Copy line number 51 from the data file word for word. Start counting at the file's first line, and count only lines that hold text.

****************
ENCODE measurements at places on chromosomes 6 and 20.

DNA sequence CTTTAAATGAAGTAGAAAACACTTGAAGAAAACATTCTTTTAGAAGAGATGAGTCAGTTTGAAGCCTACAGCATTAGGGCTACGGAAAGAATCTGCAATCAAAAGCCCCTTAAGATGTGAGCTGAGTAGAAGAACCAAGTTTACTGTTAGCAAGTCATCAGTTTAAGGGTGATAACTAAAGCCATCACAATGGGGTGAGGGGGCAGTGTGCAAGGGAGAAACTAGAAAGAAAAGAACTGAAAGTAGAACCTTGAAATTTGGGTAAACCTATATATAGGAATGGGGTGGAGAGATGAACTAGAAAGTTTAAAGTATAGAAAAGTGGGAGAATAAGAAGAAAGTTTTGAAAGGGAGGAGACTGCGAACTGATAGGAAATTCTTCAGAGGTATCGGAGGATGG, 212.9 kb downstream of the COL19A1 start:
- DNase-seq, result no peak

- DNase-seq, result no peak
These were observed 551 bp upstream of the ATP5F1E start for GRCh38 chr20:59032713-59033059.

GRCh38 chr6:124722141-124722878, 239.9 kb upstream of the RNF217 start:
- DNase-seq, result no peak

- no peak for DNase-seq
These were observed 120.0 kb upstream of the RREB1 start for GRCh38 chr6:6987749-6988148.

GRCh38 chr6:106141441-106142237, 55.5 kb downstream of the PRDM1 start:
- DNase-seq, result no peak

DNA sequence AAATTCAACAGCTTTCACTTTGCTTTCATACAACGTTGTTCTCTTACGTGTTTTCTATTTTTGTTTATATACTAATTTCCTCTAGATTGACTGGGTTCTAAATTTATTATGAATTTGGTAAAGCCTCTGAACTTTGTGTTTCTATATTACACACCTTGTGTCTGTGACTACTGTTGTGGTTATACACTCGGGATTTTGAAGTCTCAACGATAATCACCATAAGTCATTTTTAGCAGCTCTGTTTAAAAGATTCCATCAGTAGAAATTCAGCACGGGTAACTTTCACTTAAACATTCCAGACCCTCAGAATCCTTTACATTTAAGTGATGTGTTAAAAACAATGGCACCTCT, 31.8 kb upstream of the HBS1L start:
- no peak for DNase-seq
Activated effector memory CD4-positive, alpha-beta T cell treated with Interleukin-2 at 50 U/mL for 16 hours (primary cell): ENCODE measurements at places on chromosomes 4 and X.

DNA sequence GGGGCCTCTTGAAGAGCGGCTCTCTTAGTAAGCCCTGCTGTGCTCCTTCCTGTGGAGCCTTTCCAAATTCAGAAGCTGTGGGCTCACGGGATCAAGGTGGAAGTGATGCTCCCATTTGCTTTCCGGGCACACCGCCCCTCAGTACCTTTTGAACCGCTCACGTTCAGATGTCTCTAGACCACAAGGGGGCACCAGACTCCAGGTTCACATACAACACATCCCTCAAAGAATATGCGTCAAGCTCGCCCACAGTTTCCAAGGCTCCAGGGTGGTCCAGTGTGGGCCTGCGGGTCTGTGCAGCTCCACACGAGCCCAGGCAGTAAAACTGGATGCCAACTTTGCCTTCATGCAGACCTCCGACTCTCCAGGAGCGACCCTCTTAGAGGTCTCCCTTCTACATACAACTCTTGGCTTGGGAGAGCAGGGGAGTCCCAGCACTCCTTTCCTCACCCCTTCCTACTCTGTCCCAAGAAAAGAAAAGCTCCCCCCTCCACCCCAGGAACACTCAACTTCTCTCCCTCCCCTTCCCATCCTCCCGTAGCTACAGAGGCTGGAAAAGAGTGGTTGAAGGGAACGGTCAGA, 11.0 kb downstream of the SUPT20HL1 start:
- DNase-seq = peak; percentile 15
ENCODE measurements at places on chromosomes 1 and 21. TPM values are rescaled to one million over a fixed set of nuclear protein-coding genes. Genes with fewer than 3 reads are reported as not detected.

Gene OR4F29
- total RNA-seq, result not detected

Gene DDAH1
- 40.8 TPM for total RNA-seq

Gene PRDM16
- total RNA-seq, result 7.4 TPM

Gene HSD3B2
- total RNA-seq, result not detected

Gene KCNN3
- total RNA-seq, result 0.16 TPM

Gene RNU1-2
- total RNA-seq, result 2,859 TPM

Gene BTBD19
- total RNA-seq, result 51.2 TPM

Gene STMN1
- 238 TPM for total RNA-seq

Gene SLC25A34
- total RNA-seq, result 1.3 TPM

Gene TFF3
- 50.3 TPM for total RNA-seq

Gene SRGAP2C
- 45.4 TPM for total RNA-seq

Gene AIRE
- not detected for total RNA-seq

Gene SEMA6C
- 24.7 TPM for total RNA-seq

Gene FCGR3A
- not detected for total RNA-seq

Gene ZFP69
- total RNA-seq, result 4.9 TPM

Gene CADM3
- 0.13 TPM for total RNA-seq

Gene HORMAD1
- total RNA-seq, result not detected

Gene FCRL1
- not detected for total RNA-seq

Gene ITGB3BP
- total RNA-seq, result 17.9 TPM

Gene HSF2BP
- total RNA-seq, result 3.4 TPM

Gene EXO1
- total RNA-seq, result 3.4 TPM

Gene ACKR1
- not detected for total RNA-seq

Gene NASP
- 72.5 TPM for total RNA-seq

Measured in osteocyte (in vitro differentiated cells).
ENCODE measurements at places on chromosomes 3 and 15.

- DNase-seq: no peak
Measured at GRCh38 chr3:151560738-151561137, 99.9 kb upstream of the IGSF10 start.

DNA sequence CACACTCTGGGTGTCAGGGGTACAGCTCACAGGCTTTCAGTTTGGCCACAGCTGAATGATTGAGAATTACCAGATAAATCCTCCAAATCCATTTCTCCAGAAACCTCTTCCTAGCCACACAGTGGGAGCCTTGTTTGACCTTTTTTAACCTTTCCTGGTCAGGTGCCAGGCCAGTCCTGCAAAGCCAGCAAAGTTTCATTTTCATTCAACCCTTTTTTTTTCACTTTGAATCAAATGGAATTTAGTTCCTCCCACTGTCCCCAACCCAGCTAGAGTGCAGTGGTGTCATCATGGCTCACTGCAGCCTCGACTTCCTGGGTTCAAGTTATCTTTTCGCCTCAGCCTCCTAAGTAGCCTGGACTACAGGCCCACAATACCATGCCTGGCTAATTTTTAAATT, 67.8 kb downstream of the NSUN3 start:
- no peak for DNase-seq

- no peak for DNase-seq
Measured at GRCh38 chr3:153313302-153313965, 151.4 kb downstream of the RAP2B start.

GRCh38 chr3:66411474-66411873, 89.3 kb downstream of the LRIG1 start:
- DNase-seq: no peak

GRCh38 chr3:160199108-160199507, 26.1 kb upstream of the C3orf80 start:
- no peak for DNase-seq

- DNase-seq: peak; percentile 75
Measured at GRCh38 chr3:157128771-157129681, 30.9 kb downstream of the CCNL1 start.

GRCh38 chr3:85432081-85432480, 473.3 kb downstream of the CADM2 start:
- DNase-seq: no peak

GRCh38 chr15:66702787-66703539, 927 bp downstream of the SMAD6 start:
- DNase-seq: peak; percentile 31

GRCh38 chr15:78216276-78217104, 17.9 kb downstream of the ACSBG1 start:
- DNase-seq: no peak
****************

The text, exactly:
- total RNA-seq, result not detected